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Louisiana’s Right of Publicity Legislation

June 08, 2022

Prof. Jennifer E. Rothman is “disappointed that yet another state has created a transferable right in a person’s own identity without addressing the troubling repercussions of doing so.”

Jennifer E. Rothman, the University of Pennsylvania Carey Law School’s Nicholas F. Gallicchio Professor of Law, recently published “Louisiana’s Allen Toussaint Legacy Act Heads to Governor’s Desk” at Rothman’s Roadmap to the Right of Publicity, an online resource that provides a comprehensive analysis of state right of publicity laws and commentary on recent cases and legislation. 

The following is an excerpt:

After several years of trying, the Allen Toussaint Legacy Act has now passed both chambers of the Louisiana legislature and was sent yesterday to the Governor for signature. The Act, SB426, is named after the famed New Orleans musician, songwriter, and producer, Allen Toussaint who died in 2015. The proposed law provides individuals with a “property right of identity.”

The Basics

If signed into law, the proposed addition to the Louisiana Revised Statutes would provide “every individual” “a property right in connection with the use of that individual’s identity for commercial purposes.” This law provides a cause of action against the “misappropriation of identity” if a use of a person’s identity is without consent and for “commercial purpose in Louisiana.” The bill defines “identity” as encompassing a person’s “name, voice, signature, photograph, image, likeness, or digital replica.”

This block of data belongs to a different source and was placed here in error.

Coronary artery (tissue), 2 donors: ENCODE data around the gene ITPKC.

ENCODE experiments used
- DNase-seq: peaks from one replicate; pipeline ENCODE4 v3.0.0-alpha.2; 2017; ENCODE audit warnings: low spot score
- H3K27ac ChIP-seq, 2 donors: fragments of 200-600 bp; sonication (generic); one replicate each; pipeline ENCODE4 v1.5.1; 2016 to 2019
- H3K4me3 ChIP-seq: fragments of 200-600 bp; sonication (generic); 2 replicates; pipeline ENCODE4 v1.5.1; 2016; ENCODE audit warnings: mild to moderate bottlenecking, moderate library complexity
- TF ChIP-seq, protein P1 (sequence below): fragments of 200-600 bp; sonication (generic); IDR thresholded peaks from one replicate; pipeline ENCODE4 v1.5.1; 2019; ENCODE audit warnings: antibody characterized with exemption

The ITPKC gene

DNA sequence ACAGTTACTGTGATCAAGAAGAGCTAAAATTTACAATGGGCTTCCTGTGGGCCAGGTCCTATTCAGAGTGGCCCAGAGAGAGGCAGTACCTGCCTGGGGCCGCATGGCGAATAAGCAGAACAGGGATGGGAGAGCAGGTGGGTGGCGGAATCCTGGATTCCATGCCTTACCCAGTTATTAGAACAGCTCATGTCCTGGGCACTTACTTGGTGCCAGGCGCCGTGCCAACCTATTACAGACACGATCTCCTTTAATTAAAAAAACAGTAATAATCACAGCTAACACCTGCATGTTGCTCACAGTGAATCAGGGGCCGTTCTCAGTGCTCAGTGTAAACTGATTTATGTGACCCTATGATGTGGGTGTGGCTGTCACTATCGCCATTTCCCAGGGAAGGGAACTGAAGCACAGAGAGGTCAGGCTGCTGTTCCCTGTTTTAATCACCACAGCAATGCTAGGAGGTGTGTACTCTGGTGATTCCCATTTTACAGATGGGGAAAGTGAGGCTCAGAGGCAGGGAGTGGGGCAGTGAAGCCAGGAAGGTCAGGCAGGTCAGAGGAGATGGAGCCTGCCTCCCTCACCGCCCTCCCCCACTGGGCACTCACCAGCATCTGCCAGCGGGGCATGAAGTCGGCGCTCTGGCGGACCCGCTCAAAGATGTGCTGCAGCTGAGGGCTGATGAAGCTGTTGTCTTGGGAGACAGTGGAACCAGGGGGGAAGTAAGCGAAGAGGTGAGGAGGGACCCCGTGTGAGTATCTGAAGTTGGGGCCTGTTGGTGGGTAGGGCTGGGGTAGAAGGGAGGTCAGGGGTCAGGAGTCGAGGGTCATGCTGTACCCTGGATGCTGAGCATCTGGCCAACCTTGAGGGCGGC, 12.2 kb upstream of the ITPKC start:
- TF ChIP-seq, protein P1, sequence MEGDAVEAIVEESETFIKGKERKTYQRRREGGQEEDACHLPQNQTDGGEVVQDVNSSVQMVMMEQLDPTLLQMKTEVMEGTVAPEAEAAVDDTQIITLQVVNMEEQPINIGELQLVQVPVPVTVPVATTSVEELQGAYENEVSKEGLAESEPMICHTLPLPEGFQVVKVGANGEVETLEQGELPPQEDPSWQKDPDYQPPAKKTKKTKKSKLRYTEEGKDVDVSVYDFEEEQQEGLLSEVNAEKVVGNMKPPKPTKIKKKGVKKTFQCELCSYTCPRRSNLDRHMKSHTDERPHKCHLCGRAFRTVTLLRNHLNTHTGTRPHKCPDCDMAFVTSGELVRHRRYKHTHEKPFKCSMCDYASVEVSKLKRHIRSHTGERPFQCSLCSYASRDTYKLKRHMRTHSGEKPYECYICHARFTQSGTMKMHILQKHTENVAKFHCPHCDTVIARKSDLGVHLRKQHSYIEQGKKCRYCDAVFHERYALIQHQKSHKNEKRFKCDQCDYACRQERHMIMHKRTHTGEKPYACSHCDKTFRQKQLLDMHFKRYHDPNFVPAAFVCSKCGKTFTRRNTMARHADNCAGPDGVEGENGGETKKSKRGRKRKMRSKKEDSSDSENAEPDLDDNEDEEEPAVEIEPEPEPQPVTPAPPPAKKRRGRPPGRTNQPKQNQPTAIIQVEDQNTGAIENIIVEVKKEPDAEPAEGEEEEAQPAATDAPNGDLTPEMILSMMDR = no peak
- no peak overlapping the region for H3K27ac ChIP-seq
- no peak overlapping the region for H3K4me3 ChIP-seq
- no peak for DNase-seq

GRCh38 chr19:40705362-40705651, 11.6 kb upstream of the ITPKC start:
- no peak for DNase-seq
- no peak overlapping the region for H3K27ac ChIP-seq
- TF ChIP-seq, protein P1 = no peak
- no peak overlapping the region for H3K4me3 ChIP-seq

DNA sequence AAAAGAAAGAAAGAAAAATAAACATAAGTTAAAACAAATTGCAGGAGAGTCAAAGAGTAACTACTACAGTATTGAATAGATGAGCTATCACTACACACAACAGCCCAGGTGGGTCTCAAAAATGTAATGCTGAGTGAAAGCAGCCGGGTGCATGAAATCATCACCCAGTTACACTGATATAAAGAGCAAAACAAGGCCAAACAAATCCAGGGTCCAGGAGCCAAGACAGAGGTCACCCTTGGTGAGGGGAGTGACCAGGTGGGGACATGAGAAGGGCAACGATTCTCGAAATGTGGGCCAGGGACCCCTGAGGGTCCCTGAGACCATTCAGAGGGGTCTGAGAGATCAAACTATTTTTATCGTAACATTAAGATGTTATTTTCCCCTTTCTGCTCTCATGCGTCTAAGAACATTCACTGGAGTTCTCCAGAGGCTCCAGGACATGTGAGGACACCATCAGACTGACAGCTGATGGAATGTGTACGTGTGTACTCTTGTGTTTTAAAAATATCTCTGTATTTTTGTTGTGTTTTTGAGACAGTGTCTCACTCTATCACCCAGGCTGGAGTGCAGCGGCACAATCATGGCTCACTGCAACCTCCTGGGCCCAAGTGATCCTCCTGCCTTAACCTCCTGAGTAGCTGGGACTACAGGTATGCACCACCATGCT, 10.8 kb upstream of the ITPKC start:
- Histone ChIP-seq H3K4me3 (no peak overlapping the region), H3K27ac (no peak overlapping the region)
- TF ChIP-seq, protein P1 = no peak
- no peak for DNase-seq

A digital replica is defined as a “computer-generated or electronic reproduction of a professional performer’s likeness or voice that is so realistic as to be indistinguishable from the actual likeness or voice of the professional performer.” Excluded from the definition of digital replicas are the “making or duplication of another recording that consists entirely of an independent fixation of other sounds, even though the sounds imitate or simulate the voice of a professional performer.” This exclusion borrows from language in the Copyright Act and is important to limit clashes with copyright law which expressly limits the scope of rights in sound recordings to allow for such sound-alike recordings… .

Rothman is nationally recognized for her scholarship in the field of intellectual property law. She is the leading expert on the right of publicity, and is frequently sought after to consult on legislation, high-profile litigation, and the development of creative projects. Rothman holds a secondary appointment at the Annenberg School for Communication and is an elected member of the American Law Institute and an adviser on the Restatement of the Law (Third) of Torts: Defamation and Privacy.

Read the entire piece at Rothman’s Roadmap to the Right of Publicity.